The Facts on Hair Training

Why do people engage in hair  training? Well, certainly for the most obvious reason of all – well-trained hair speeds up the time it takes to get you out the door in the morning. And to get all spruced up for that special date you’ve been planning.

Yes, hair training is a useful practice, but we still haven’t told you what it is. Here goes.

What is Hair Training?

Hair training is the process of shampooing less often to help cut down on excess oils. Daily washing strips hair and scalps of their natural oils, leading to over-production and build-up. That, in turn, results in that “greasy” look if you miss one or two days of washing. The goal of hair and scalp training is to train hair to go a week or more between washes. Some on social media claim this process has worked by shampooing only once a month.

Does Hair Training Work?

While it’s recommended to go a few days between washes, not everyone supports extending the practice much beyond that. In fact, there is currently no scientific evidence to support that hair training works. Our natural sebum is being produced all the time and, left on its own, will eventually make hair feel and look oily. (Sebum is an oily, waxy substance produced by your body’s sebaceous glands. It coats, moisturizes, and protects your skin.” But, if you want to give less frequent shampooing a try, if only to save time in the morning, here are some tips you might find helpful.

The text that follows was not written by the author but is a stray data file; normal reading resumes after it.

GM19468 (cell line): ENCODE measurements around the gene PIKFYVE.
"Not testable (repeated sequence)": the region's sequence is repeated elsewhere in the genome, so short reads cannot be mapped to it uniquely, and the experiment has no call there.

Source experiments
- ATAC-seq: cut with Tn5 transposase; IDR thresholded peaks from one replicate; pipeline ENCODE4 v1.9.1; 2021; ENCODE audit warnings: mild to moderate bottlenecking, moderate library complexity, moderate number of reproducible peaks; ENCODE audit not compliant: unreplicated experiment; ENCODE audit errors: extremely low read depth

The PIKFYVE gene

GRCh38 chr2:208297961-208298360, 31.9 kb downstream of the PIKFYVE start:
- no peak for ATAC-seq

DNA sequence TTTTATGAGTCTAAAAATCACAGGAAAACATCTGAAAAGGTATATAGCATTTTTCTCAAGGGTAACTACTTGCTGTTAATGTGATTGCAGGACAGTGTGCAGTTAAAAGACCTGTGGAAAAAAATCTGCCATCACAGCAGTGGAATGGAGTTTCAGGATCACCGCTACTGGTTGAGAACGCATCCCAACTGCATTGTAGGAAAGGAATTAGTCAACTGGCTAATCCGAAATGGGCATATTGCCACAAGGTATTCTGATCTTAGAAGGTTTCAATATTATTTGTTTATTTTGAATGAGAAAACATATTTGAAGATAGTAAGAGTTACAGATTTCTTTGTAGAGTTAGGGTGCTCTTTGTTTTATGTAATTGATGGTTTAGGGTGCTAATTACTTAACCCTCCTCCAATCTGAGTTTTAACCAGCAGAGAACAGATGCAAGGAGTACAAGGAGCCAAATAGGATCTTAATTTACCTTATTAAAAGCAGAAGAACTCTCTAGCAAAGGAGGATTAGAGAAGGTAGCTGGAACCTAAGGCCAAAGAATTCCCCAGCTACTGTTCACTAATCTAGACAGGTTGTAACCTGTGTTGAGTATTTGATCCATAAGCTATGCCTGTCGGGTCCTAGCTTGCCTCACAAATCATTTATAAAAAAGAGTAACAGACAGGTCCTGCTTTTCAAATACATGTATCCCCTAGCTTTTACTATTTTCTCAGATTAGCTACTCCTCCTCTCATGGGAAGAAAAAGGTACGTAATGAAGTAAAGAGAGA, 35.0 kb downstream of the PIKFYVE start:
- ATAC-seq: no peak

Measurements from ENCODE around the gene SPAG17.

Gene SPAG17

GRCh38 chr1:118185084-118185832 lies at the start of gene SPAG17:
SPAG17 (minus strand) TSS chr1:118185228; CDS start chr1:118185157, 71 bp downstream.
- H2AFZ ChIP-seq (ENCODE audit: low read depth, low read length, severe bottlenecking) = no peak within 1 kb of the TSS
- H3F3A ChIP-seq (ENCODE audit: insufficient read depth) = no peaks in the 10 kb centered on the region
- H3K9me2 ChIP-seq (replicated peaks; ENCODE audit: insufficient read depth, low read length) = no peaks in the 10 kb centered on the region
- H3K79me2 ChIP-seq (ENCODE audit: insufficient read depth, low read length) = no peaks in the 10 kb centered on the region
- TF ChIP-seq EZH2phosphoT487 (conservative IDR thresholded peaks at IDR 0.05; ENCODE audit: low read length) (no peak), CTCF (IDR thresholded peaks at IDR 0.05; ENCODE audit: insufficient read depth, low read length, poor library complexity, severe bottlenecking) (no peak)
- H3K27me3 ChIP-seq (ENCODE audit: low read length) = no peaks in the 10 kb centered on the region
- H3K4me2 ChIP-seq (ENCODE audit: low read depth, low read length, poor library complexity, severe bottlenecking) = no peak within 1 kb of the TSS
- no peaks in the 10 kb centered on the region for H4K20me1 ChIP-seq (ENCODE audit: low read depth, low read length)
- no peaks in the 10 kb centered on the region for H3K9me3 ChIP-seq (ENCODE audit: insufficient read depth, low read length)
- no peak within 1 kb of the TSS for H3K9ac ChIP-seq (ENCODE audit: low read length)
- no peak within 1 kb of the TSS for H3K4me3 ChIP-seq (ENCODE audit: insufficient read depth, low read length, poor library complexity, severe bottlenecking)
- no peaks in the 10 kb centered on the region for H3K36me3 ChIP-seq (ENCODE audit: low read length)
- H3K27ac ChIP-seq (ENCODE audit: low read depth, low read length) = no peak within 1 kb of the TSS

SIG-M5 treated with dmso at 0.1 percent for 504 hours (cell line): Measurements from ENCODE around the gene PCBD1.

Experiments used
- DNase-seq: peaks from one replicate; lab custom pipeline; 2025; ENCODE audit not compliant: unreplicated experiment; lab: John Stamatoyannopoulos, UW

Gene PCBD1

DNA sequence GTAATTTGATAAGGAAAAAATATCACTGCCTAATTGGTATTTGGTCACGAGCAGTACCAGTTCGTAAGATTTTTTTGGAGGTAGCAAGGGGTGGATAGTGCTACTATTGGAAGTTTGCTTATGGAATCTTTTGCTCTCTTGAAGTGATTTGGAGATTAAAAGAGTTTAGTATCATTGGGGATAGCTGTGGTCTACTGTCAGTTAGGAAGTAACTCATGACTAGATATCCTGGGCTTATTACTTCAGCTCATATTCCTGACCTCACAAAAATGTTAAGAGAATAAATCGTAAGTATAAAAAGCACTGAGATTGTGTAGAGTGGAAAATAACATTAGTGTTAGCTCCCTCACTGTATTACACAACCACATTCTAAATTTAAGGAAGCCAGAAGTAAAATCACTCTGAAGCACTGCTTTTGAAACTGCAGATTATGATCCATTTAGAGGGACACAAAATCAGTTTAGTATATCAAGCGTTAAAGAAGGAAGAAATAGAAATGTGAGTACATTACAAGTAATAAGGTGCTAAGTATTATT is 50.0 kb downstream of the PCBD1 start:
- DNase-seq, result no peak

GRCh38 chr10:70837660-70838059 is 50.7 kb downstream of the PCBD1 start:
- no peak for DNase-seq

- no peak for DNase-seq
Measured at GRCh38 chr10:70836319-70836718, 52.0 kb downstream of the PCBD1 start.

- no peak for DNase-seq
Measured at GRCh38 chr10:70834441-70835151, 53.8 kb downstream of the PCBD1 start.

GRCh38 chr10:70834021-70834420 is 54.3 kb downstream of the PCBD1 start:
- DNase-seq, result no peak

• Consider your hair type when determining how often to wash. For example, curly or oily hair should be washed only one or two times per week because the sebum has a more tough time traveling from the scalp through your curly locks.
  • Avoid shampoos with harsh ingredients that can dry out the hair and scalp and lead to overproduction of sebum. Select a shampoo that will cleanse without over drying.
  • Do you use a lot of styling products? Gels, serums, and hair sprays will all build up on the hair and scalp over time so if you want to give hair training or simply less frequent washing a try, consider easing up on the styling products.
  • If you have thin or thinning hair, it likely gets weighed down by oils (natural or otherwise). So, wash your hair twice a week using cooler water. And avoid heavy hair care products.
  • Heat styling can also promote oil production. If avoiding heat styling all together is not an option, invest in a quality dry shampoo that will boost volume and help stretch the time between shampooing.
  • Color-treated hair should not be washed daily to avoid stripping the color and drying out the hair faster. Use a sulfate-free shampoo and conditioner specifically formulated for color treated hair.
  • If after a couple of weeks of not washing your hair, and you don’t see a notable improvement in appearance, washing once or twice a week may not be right for you.
  • If you suspect that your overly oily or dry hair could be due to a health, hormonal, or nutrient issue, consult your dermatologist or doctor before beginning any new hair care routine.

If you’re a frequent reader of DiStefano blogs, you must be thinking that hair care management is a tricky and involved process. Truth be told, it can be – which is why we continue to inform you of proper techniques while abandoning those that may prove harmful.

How about your hair? Do you have less on your scalp than you would prefer? Then contact DiStefano Hair Restoration Center today to schedule a free consultation. There’s a lot we can do to help.